All the snow and cold weather has really hampered business but yesterday Saptiva’s Magic Shop was bustling with activity. Saptiva (gaming name/avatar) met with various wizards, rogues, warriors, and clerics (students/players from a computer science class at UMW). Various ‘parties’ (teams) arrived in force to trade their gold and gems for potions (invisibility, cure light wounds, haste), wands (magic missile, cure light wounds), and +1 powers! All who visited received the next homework clue and continued on with their quest. It was a bonus +1 experience to my day!
Dr. David Toth is doing some innovative curriculum work at UMW related to gaming. He was a participant in UMW’s first Faculty Game Camp last summer and he credits that experience in helping him think about and design a quest-based game layer for his course. One of the things I admire about Dave is his willingness to take risks with his pedagogy. Dave (avid Dungeons and Dragons player) was inspired to add ‘gaming’ to his pedagogical powers!
Last fall he infused a ‘quest game layer’ into one of his classes as a pilot study. Dave dressed up as a wizard on the first day of class and wrote intricate story lines for his students as they searched for hidden treasures on various quests. He was curious to know the ways in which adding a game layer supported or hindered student learning. I wholeheartedly supported his desire to solicit student feedback and we learned quite a bit from students’ Fall survey data. Dave has ‘upped’ his game for his current Spring class with three key modifications.
One key change was to more closely link the quest based aspects of the course to course content, a tighter alignment. A second change was the use of an organized party. Students/players are organized into several smaller parties and now need to collaborate in order to complete quests. A third change was the creation of a Magic Shop. Dave wanted students to come to a ‘Magic Shop’ to buy various potions, rings, wands, and powers as they leveled up over the course of the semester. I jumped at the chance to run the Magic Shop – a great opportunity for me to talk with students and join in the fun of quest based learning! Dave and his students headed over to the Magic Shop on the first day of a class to receive their first homework clue, get familiar with the Magic Shop, and make any purchases from their initial bag of gold and gems.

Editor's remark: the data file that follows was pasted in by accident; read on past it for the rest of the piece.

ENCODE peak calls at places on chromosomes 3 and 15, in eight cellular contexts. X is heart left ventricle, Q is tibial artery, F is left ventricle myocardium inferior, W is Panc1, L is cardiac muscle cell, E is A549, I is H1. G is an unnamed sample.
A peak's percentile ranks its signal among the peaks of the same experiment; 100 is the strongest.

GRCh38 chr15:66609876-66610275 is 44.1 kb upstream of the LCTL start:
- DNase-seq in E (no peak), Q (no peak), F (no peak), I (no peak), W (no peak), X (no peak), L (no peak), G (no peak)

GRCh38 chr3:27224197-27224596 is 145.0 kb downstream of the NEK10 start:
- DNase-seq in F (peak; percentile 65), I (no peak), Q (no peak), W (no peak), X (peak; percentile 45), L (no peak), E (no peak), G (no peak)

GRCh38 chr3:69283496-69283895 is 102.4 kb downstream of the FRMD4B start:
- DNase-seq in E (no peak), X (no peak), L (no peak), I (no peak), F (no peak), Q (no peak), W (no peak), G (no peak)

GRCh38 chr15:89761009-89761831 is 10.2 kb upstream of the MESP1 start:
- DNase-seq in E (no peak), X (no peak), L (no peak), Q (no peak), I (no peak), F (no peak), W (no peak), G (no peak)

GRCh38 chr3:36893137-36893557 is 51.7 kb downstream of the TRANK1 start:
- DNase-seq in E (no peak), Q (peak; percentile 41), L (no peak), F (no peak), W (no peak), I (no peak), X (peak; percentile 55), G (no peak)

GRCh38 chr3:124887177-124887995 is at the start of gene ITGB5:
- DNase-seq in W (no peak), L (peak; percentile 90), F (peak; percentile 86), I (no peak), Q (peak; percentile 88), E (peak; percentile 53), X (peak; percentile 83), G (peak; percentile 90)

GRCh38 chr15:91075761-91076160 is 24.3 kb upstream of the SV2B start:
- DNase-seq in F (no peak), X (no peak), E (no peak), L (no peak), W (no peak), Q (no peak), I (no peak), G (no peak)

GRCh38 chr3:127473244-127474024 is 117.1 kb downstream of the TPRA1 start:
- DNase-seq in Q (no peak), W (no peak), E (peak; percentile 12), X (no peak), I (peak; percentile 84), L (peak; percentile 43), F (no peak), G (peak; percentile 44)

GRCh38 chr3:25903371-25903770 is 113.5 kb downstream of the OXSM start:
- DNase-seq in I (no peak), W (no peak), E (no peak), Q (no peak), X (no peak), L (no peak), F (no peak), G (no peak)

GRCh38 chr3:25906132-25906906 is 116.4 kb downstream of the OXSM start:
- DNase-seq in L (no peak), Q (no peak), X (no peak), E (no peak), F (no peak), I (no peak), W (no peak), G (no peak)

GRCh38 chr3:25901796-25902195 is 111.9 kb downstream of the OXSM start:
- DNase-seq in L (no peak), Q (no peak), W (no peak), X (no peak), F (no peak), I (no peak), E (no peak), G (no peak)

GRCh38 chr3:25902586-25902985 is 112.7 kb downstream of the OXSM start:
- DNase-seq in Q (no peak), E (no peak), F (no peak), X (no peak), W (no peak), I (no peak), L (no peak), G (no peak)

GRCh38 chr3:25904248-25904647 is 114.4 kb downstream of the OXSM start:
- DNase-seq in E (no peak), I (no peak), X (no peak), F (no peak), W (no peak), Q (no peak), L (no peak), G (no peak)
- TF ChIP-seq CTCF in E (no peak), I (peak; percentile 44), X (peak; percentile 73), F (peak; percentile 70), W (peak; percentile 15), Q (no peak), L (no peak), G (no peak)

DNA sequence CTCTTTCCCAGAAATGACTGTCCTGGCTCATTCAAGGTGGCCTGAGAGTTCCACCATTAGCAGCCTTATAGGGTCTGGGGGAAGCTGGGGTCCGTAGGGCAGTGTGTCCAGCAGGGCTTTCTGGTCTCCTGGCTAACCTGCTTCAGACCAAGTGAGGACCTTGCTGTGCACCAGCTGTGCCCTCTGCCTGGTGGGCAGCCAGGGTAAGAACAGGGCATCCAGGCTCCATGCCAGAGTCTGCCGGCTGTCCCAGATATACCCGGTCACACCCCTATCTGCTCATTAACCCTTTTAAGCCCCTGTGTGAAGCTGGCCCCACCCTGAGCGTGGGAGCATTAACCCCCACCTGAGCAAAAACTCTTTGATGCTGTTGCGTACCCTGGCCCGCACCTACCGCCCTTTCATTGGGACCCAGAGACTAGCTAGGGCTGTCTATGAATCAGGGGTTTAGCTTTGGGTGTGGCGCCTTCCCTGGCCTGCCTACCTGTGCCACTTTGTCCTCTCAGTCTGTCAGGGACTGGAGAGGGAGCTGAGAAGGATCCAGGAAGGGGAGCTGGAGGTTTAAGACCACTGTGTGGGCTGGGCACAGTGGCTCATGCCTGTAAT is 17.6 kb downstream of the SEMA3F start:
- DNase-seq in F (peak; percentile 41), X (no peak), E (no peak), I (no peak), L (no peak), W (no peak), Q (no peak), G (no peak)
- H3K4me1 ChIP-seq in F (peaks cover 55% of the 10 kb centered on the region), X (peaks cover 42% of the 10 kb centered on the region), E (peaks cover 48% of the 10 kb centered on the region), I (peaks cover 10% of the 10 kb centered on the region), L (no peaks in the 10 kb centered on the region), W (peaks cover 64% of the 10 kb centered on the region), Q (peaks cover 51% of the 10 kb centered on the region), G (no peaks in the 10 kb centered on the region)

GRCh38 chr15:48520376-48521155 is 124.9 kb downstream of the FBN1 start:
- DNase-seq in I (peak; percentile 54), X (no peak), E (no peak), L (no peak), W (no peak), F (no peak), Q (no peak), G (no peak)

At the Magic Shop rogues, wizards, warriors, and clerics (students) traded in their gold pieces and gems for various powers and spells. Part of trading entailed figuring out what each of their various gems were worth and selecting their desired items. What immediately struck me was how serious students were about selecting the ‘right’ items for their character class. A sense of competition and cooperation was clearly evident. One party wanted to arrive first so they would be sure they could buy what they wanted for fear items would sell out! And each ‘party’ spent some serious time discussing, planning, and thinking through how individual player’s class could support and balance out the overall party powers. One rogue wanted to steal his items but I was able to catch him before he left the Magic Shop! It’s not everyday I get to barter and trade with rogues, wizards, warriors and clerics. I look forward to their return visits!
Dave is currently engaged in a Scholarship of Teaching and Learning (SoTL) project on his quest-based pedagogy. We will be presenting our SoTL research findings at the upcoming 2014 Lilly Conference in Bethesda Maryland. Updates will continue as the Magic Shop is now open for business.